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Can hospitals be military targets? What international law says

PARIS, France — The Israeli army's raid on Gaza's biggest hospital, Al-Shifa, targeting the militant group Hamas, has sparked a torrent of international condemnation, with Qatar branding it a "war crime".

Israel has denied the accusation, saying its operation falls within the boundaries of international law.

AFP looks at whether hospitals can be considered a legitimate military target, and under which conditions.

The Geneva Conventions, adopted in the aftermath of World War II, form the core of international humanitarian law and "are particularly protective of civilian hospitals", according to Mathilde Philip-Gay, an expert in international humanitarian law at Lyon-3 university in southeast France.

"It is forbidden to turn recognised civilian hospitals into a conflict zone. It is also forbidden to use civilian populations, the sick or the injured as human shields, it is a war crime, as is fighting from inside a hospital," Philip-Gay told AFP.

Article 8 of the Rome Statute, which established the International Criminal Court (ICC) in The Hague, defines a long list of war crimes including "intentionally directing attacks against buildings dedicated to religion, education, art, science or charitable purposes, historic monuments, hospitals and places where the sick and wounded are collected".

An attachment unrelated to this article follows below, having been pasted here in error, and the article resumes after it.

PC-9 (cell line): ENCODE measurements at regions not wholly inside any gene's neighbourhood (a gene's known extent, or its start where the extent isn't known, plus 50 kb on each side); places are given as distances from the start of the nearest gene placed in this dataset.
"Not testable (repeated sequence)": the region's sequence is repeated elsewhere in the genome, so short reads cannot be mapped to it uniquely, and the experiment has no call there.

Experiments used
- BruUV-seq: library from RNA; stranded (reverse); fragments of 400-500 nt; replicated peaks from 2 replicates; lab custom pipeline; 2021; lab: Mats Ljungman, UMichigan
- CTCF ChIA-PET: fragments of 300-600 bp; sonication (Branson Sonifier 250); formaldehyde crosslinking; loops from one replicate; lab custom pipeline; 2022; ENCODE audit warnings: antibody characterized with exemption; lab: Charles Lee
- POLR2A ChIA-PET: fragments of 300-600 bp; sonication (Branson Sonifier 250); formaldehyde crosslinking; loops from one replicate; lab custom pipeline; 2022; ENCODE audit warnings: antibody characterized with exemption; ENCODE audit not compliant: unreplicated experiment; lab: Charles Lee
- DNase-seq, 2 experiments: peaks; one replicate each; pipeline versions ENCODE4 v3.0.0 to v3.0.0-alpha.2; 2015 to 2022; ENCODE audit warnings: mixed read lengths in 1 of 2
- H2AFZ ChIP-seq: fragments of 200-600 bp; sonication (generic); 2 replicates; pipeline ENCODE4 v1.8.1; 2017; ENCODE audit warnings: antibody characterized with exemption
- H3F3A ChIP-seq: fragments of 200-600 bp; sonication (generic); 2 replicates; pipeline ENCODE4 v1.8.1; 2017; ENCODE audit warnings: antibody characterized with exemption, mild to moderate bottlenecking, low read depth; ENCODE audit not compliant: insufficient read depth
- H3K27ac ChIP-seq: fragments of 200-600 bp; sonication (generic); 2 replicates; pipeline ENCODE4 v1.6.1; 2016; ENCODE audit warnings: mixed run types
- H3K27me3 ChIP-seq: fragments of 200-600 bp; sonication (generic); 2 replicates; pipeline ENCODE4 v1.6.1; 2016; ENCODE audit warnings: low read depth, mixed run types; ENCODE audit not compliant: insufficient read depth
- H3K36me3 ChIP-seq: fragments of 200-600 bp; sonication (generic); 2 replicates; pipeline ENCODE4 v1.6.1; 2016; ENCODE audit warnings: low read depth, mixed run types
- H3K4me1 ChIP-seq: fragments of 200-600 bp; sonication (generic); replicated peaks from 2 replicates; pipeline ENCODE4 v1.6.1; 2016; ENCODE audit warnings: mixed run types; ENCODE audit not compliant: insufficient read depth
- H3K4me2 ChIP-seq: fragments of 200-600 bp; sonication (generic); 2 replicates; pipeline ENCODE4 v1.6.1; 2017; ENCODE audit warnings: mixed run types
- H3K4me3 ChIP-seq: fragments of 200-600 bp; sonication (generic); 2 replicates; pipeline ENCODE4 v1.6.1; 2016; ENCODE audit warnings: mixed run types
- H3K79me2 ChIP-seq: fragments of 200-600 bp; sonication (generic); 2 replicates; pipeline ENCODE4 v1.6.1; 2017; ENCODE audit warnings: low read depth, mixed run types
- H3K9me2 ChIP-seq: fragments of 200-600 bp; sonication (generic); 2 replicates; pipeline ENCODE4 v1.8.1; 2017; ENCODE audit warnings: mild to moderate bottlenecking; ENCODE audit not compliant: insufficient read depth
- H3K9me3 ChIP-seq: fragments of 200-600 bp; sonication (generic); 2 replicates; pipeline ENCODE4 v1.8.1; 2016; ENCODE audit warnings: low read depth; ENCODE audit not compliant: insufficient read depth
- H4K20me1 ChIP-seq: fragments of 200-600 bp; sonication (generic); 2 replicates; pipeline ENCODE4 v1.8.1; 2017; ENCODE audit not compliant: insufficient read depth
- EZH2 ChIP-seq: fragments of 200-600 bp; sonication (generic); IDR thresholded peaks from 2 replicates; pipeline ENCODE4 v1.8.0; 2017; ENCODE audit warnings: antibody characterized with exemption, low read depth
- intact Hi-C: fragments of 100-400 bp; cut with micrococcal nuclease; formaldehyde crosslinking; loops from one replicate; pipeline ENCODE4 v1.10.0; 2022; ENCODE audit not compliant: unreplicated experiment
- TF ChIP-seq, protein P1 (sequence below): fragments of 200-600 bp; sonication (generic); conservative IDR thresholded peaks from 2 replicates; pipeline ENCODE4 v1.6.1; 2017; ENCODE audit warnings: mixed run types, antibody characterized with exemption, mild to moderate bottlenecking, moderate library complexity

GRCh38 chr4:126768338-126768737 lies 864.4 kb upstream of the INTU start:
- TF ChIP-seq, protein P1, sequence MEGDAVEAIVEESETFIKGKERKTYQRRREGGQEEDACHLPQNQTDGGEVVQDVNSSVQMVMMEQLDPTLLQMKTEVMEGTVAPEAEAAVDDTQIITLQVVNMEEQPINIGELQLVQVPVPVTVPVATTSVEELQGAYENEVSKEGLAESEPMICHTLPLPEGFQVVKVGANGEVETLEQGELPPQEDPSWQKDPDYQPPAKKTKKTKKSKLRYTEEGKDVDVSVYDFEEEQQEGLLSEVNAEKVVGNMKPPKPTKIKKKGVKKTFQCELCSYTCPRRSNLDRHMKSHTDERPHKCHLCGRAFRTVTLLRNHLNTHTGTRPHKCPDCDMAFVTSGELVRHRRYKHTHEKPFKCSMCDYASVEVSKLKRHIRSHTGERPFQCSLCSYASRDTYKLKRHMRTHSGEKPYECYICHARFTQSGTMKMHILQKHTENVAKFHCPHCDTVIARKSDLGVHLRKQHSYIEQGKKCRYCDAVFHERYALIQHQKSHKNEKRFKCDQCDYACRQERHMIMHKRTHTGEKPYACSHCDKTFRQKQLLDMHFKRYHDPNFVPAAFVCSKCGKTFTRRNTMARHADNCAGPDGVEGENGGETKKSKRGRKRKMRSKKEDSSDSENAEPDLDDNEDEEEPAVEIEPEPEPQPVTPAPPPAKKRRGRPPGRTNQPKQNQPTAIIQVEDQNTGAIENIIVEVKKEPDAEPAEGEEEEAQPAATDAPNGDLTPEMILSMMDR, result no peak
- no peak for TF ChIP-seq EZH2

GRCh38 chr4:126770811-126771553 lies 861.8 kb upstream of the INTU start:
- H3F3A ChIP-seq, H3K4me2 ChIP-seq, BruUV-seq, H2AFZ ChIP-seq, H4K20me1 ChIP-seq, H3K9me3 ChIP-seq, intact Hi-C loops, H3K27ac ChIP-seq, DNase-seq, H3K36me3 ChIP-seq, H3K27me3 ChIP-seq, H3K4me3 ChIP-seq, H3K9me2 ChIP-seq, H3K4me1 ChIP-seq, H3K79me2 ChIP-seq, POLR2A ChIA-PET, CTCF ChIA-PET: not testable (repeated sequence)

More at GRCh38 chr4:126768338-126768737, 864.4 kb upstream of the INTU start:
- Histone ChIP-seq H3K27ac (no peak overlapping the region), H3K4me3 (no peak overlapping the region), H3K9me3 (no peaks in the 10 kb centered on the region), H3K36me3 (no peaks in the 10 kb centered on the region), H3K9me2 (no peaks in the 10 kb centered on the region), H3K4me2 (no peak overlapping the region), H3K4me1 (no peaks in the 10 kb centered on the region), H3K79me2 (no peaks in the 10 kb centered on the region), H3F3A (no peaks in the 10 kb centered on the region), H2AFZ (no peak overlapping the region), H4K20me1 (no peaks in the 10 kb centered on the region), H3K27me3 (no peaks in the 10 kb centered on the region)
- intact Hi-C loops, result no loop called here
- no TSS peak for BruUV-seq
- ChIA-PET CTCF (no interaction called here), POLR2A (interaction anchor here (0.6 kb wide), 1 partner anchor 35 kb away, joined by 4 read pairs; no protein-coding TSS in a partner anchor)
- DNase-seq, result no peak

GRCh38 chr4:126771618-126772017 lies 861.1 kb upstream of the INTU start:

But it makes an exception if the targets are "military objectives".

Philip-Gay said that "if a civilian hospital is used for acts harmful to the enemy, that is the legal term used", the hospital can lose its protected status under international law and be considered a legitimate target.

But "the other party must take all precautions to avoid intentionally targeting civilians", she said.

Even if the hospital is used for "acts harmful to the enemy", Philip-Gay said, the other party "does not have the right to bombard it for two days and completely destroy it", citing the need under international law for the response to be "proportionate".

She added that the other party must give advance warning of its response and that evacuation procedures must be put in place for patients and health workers.

Alternatively, they can be asked "to isolate themselves in a part of the hospital", she